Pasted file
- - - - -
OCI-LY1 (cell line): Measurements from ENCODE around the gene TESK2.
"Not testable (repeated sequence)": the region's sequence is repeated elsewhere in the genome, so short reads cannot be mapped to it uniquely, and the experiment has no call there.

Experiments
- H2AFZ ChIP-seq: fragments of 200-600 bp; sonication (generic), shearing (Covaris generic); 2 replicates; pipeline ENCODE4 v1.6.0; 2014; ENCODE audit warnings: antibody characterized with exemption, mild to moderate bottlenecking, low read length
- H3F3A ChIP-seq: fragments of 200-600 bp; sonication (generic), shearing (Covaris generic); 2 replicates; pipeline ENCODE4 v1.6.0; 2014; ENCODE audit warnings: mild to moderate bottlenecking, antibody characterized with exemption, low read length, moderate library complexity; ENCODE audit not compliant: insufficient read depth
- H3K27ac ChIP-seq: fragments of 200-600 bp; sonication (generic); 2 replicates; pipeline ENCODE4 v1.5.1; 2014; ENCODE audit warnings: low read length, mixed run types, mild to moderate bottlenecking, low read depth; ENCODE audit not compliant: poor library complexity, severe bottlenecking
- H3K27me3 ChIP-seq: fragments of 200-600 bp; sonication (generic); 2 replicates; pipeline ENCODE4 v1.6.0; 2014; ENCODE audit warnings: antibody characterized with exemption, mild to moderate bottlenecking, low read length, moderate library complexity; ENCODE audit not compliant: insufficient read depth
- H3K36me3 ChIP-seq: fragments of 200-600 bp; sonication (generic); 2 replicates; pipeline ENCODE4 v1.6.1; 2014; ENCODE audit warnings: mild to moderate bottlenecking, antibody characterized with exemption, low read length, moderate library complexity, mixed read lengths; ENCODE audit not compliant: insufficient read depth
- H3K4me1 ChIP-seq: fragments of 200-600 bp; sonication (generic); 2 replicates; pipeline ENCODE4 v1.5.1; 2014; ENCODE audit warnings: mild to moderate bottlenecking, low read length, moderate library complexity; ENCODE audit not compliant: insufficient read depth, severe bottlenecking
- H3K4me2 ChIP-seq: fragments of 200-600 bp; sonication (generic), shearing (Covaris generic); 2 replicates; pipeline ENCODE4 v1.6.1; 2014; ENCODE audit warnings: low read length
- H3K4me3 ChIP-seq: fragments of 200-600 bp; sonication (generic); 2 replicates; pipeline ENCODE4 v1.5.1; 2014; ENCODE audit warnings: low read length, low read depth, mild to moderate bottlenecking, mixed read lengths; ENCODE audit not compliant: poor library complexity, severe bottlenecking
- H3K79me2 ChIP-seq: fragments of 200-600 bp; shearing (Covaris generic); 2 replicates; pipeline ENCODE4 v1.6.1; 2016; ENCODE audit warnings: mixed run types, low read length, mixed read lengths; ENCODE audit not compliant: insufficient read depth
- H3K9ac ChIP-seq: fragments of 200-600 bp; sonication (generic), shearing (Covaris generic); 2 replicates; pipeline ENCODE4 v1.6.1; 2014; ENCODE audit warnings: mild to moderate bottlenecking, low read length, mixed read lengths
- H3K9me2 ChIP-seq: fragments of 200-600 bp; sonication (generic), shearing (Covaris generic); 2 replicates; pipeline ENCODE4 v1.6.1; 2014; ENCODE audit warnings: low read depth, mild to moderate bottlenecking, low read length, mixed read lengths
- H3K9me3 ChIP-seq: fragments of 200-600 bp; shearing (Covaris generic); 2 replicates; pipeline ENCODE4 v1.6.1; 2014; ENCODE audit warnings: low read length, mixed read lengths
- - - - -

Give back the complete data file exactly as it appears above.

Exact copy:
OCI-LY1 (cell line): Measurements from ENCODE around the gene TESK2.
"Not testable (repeated sequence)": the region's sequence is repeated elsewhere in the genome, so short reads cannot be mapped to it uniquely, and the experiment has no call there.

Experiments
- H2AFZ ChIP-seq: fragments of 200-600 bp; sonication (generic), shearing (Covaris generic); 2 replicates; pipeline ENCODE4 v1.6.0; 2014; ENCODE audit warnings: antibody characterized with exemption, mild to moderate bottlenecking, low read length
- H3F3A ChIP-seq: fragments of 200-600 bp; sonication (generic), shearing (Covaris generic); 2 replicates; pipeline ENCODE4 v1.6.0; 2014; ENCODE audit warnings: mild to moderate bottlenecking, antibody characterized with exemption, low read length, moderate library complexity; ENCODE audit not compliant: insufficient read depth
- H3K27ac ChIP-seq: fragments of 200-600 bp; sonication (generic); 2 replicates; pipeline ENCODE4 v1.5.1; 2014; ENCODE audit warnings: low read length, mixed run types, mild to moderate bottlenecking, low read depth; ENCODE audit not compliant: poor library complexity, severe bottlenecking
- H3K27me3 ChIP-seq: fragments of 200-600 bp; sonication (generic); 2 replicates; pipeline ENCODE4 v1.6.0; 2014; ENCODE audit warnings: antibody characterized with exemption, mild to moderate bottlenecking, low read length, moderate library complexity; ENCODE audit not compliant: insufficient read depth
- H3K36me3 ChIP-seq: fragments of 200-600 bp; sonication (generic); 2 replicates; pipeline ENCODE4 v1.6.1; 2014; ENCODE audit warnings: mild to moderate bottlenecking, antibody characterized with exemption, low read length, moderate library complexity, mixed read lengths; ENCODE audit not compliant: insufficient read depth
- H3K4me1 ChIP-seq: fragments of 200-600 bp; sonication (generic); 2 replicates; pipeline ENCODE4 v1.5.1; 2014; ENCODE audit warnings: mild to moderate bottlenecking, low read length, moderate library complexity; ENCODE audit not compliant: insufficient read depth, severe bottlenecking
- H3K4me2 ChIP-seq: fragments of 200-600 bp; sonication (generic), shearing (Covaris generic); 2 replicates; pipeline ENCODE4 v1.6.1; 2014; ENCODE audit warnings: low read length
- H3K4me3 ChIP-seq: fragments of 200-600 bp; sonication (generic); 2 replicates; pipeline ENCODE4 v1.5.1; 2014; ENCODE audit warnings: low read length, low read depth, mild to moderate bottlenecking, mixed read lengths; ENCODE audit not compliant: poor library complexity, severe bottlenecking
- H3K79me2 ChIP-seq: fragments of 200-600 bp; shearing (Covaris generic); 2 replicates; pipeline ENCODE4 v1.6.1; 2016; ENCODE audit warnings: mixed run types, low read length, mixed read lengths; ENCODE audit not compliant: insufficient read depth
- H3K9ac ChIP-seq: fragments of 200-600 bp; sonication (generic), shearing (Covaris generic); 2 replicates; pipeline ENCODE4 v1.6.1; 2014; ENCODE audit warnings: mild to moderate bottlenecking, low read length, mixed read lengths
- H3K9me2 ChIP-seq: fragments of 200-600 bp; sonication (generic), shearing (Covaris generic); 2 replicates; pipeline ENCODE4 v1.6.1; 2014; ENCODE audit warnings: low read depth, mild to moderate bottlenecking, low read length, mixed read lengths
- H3K9me3 ChIP-seq: fragments of 200-600 bp; shearing (Covaris generic); 2 replicates; pipeline ENCODE4 v1.6.1; 2014; ENCODE audit warnings: low read length, mixed read lengths